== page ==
“No, no,” Maddon said Tuesday when asked if Davis felt anything unusual that lingered into the National League Championship Series after last week’s all-out effort eliminated the Washington Nationals from the divisional round.

The Los Angeles Dodgers took a 2-0 lead in this best-of-seven bullpen battle without Davis throwing a single pitch, the backlash from Cubs fans, Twitter and the national media again putting Maddon on the defensive, the year after he got second-guessed for pushing Aroldis Chapman so hard during the World Series.

This NLCS truly is a bizarro world, with Maddon comparing the Buster Posey Rule to the Chicago soda tax, getting so little benefit of the doubt – the Cubs really did beat the Cleveland Indians in Game 7 – and working the baseball term “dry-hump” into one answer during Monday’s Wrigley Field press conference.

Maddon said he would have to check first with Davis – who would have almost five full days in between relief appearances – if the Cubs need a four- or five-out save in Game 3.

“Nevertheless, I always check,” Maddon said. “I can’t just assume that.”

Maddon’s Game 2 calculus on Sunday night at Dodger Stadium – sticking with lefty reliever Brian Duensing in a 1-1 game to start the ninth inning and then bringing in John Lackey to serve up the walk-off, three-run homer to Justin Turner – made you wonder if Davis was still dragging after ending Washington’s season and traveling on the overnight cross-country flight that got diverted to New Mexico for about five hours when Jose Quintana’s wife experienced a panic attack.

“I think he just got mentally exhausted,” Maddon said. “Physically, 44 pitches, he hasn’t done that in a while. But also the seven outs and what it meant and the plane ride itself, sitting on the tarmac, there was a lot of non-rest going on right there, so it was harder to recover.

“So, no, he was fine for the last game, but we set up the parameters before the game.”

Maddon is sticking with his story, that he would only deploy Davis in a save situation and not use him for one out against Turner (1.115 career postseason OPS) or have him totally warm up without the guarantee of getting him into the game.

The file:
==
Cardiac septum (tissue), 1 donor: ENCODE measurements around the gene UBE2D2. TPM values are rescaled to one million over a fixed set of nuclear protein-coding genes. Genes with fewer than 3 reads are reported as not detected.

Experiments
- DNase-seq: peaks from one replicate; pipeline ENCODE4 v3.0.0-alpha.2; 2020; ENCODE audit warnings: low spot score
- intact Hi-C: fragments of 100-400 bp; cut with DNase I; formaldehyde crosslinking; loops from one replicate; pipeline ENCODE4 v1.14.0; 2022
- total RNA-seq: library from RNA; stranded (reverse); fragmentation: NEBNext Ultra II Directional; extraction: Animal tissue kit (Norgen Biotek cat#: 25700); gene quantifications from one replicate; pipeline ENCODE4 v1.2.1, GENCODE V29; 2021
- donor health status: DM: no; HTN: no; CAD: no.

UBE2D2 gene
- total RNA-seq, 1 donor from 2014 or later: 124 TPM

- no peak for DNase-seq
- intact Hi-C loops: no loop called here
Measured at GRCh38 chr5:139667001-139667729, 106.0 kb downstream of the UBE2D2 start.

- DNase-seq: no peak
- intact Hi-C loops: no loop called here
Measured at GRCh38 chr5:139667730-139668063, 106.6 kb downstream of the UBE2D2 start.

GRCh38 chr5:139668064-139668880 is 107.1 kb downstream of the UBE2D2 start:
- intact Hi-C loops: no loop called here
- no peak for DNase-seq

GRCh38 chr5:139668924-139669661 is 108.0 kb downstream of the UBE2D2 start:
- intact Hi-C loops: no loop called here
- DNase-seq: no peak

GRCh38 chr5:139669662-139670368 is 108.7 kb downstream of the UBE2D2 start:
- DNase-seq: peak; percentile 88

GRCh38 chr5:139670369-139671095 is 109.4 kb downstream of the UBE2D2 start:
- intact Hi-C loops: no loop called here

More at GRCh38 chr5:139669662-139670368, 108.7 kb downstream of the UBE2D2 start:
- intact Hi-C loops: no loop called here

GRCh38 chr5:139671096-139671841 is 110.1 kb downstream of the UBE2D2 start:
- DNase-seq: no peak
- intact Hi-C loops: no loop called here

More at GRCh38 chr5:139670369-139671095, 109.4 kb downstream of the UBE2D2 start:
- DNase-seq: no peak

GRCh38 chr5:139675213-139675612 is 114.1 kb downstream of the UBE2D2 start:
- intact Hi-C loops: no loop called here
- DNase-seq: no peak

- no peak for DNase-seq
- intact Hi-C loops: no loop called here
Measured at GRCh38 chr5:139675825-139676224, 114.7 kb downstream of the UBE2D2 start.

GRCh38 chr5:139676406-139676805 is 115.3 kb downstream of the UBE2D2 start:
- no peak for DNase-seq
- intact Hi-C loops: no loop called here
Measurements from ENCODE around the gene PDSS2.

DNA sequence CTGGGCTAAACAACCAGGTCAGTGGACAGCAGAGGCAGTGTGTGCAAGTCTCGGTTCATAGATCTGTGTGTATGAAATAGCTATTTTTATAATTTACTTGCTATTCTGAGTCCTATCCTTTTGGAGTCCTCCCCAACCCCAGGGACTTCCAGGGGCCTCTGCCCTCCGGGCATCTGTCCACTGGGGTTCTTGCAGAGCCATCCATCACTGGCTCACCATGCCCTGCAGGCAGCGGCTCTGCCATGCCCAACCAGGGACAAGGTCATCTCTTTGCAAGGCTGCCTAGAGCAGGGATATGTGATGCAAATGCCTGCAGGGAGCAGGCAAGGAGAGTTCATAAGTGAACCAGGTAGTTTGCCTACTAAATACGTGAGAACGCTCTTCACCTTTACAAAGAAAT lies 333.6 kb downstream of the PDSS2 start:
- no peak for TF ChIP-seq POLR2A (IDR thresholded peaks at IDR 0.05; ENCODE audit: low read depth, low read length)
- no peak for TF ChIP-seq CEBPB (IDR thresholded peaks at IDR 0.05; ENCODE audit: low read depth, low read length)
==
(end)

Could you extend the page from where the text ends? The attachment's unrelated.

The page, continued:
“To put Wade in that position would be wrong on my part,” Maddon said. “We had already talked about the circumstances, so my loyalty there lies with Wade, or my decision-making lies with Wade, nobody else.

“That was a heavy day for him (in Washington). Going into the last game in L.A., like I talked about, we talked about one inning only, and not to get up and not put him in the game.

“If you get him up and sit him down, then you have no idea what it’s going to look like. My responsibility is to him, also, and to the players, so I told him that before the game, so I had to stick with our decision.”

Before finalizing the Jorge Soler trade at the winter meetings, the Kansas City Royals took the unusual step of allowing the Cubs to meet with Davis at his home in New York’s Hudson Valley and go through a physical exam. The Cubs wanted reassurances after Davis spent parts of last season on the disabled list with a forearm strain and a flexor strain.

The Cubs wondered if “dry-humping” had contributed to those injuries, and tried to stay conservative with Davis during his free-agent year, watching him convert his first 32 save chances and using him for three-plus outs only three times during the regular season, all in mid-to-late September.

“If you look at the numbers this year, I thought going into the playoffs his usage has been really good,” Maddon said. “Minimal, in a sense. We didn’t get him up hardly at all where we didn’t utilize him.

“He just wasn’t set up for it the other day. So honestly, I think he’s in really good shape right now, actually. I don’t think he could have gone those seven outs the other day if he had been overly dried up during the course of the season. He felt good. But that was above and beyond, and that wasn’t part of the game plan the other night.”

SportsTalk Live Podcast: Ben Zobrist shares his leadoff approach

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SportsTalk Live Podcast: Ben Zobrist shares his leadoff approach

Sports Talk Live is on location at the Brickhouse Tavern at Wrigley Field to get you set for Game 3 of the NLCS. David Haugh (Chicago Tribune), Jesse Rogers (ESPNChicago.com) and Bob Nightengale (USA Today) join Kap on the panel. 

Plus, Ben Zobrist and Curtis Granderson drop by to talk about the big matchup.

Listen to the full SportsTalk Live Podcast right here: